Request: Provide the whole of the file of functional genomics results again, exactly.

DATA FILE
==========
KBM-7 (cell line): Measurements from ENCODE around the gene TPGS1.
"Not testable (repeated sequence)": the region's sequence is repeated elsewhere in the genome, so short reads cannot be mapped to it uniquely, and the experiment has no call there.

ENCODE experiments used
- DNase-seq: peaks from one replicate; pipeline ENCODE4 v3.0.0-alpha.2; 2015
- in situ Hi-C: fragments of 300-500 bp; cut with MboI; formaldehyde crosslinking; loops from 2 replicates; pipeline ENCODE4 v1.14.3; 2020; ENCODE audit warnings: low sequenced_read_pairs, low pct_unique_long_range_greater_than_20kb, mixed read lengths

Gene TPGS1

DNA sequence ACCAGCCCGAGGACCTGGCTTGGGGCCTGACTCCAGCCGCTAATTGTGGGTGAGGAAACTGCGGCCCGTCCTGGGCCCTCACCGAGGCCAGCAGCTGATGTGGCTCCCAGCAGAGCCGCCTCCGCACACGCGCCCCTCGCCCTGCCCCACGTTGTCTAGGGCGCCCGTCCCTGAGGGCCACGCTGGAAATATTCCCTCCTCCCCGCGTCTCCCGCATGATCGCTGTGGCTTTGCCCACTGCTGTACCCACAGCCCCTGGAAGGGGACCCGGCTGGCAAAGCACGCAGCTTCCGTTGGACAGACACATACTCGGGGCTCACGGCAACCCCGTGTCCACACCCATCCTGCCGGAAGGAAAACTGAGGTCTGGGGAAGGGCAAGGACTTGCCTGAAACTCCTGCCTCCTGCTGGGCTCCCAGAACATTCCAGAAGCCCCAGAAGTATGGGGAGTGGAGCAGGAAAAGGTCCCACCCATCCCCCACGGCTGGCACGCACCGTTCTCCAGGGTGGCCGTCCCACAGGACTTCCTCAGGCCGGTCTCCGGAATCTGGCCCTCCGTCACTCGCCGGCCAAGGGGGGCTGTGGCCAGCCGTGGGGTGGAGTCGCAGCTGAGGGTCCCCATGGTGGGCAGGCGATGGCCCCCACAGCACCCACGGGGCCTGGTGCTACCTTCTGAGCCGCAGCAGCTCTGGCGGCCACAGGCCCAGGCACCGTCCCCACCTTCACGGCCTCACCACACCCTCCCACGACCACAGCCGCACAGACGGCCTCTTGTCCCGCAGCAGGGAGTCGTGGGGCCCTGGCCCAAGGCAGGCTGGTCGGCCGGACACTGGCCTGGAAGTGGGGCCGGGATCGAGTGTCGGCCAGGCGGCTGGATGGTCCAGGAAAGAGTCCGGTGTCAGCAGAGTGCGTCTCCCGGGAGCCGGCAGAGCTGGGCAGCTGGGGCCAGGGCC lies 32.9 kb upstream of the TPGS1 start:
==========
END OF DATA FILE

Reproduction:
KBM-7 (cell line): Measurements from ENCODE around the gene TPGS1.
"Not testable (repeated sequence)": the region's sequence is repeated elsewhere in the genome, so short reads cannot be mapped to it uniquely, and the experiment has no call there.

ENCODE experiments used
- DNase-seq: peaks from one replicate; pipeline ENCODE4 v3.0.0-alpha.2; 2015
- in situ Hi-C: fragments of 300-500 bp; cut with MboI; formaldehyde crosslinking; loops from 2 replicates; pipeline ENCODE4 v1.14.3; 2020; ENCODE audit warnings: low sequenced_read_pairs, low pct_unique_long_range_greater_than_20kb, mixed read lengths

Gene TPGS1

DNA sequence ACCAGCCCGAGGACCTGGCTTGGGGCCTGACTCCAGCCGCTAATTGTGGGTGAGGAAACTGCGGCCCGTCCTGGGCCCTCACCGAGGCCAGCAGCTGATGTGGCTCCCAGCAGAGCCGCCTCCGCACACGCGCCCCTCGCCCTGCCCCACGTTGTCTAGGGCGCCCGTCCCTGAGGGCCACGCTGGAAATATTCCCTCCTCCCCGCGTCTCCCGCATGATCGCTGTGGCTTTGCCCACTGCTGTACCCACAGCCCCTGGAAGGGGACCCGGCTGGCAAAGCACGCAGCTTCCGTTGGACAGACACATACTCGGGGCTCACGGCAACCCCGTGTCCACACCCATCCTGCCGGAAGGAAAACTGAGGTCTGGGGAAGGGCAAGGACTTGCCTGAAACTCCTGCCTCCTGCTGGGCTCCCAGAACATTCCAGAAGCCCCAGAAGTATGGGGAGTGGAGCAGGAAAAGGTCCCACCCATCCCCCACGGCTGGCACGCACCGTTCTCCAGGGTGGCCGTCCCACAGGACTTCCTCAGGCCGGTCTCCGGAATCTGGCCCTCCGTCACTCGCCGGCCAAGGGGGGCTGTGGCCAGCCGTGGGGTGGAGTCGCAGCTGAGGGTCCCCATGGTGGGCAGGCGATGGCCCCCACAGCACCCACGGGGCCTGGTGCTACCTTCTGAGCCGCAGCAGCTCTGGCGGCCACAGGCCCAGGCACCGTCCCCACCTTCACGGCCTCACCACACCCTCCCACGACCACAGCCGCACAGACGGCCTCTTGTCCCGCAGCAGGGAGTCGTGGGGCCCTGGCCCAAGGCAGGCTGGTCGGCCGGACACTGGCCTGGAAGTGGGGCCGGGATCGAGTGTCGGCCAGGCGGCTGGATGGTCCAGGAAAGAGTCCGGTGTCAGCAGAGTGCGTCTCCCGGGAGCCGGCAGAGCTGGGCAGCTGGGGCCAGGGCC lies 32.9 kb upstream of the TPGS1 start: